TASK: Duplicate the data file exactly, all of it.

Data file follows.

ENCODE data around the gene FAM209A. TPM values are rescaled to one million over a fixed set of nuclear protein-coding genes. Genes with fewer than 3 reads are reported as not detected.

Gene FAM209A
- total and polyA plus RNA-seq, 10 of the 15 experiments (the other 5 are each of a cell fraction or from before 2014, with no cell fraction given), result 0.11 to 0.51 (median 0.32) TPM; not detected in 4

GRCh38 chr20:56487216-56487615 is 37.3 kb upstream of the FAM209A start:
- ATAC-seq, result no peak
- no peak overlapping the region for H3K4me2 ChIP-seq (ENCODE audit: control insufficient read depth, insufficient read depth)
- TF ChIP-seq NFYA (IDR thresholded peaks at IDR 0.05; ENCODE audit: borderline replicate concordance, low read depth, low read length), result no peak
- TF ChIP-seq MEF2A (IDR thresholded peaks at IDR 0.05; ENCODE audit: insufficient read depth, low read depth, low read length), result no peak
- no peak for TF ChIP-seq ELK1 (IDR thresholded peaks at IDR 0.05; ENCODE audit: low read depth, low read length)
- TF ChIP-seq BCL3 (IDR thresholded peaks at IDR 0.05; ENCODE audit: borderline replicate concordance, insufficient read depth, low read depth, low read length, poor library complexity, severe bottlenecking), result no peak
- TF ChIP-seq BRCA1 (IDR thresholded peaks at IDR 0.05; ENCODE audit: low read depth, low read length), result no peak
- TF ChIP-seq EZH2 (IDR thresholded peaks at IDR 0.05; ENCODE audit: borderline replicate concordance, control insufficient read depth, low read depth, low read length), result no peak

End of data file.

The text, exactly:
ENCODE data around the gene FAM209A. TPM values are rescaled to one million over a fixed set of nuclear protein-coding genes. Genes with fewer than 3 reads are reported as not detected.

Gene FAM209A
- total and polyA plus RNA-seq, 10 of the 15 experiments (the other 5 are each of a cell fraction or from before 2014, with no cell fraction given), result 0.11 to 0.51 (median 0.32) TPM; not detected in 4

GRCh38 chr20:56487216-56487615 is 37.3 kb upstream of the FAM209A start:
- ATAC-seq, result no peak
- no peak overlapping the region for H3K4me2 ChIP-seq (ENCODE audit: control insufficient read depth, insufficient read depth)
- TF ChIP-seq NFYA (IDR thresholded peaks at IDR 0.05; ENCODE audit: borderline replicate concordance, low read depth, low read length), result no peak
- TF ChIP-seq MEF2A (IDR thresholded peaks at IDR 0.05; ENCODE audit: insufficient read depth, low read depth, low read length), result no peak
- no peak for TF ChIP-seq ELK1 (IDR thresholded peaks at IDR 0.05; ENCODE audit: low read depth, low read length)
- TF ChIP-seq BCL3 (IDR thresholded peaks at IDR 0.05; ENCODE audit: borderline replicate concordance, insufficient read depth, low read depth, low read length, poor library complexity, severe bottlenecking), result no peak
- TF ChIP-seq BRCA1 (IDR thresholded peaks at IDR 0.05; ENCODE audit: low read depth, low read length), result no peak
- TF ChIP-seq EZH2 (IDR thresholded peaks at IDR 0.05; ENCODE audit: borderline replicate concordance, control insufficient read depth, low read depth, low read length), result no peak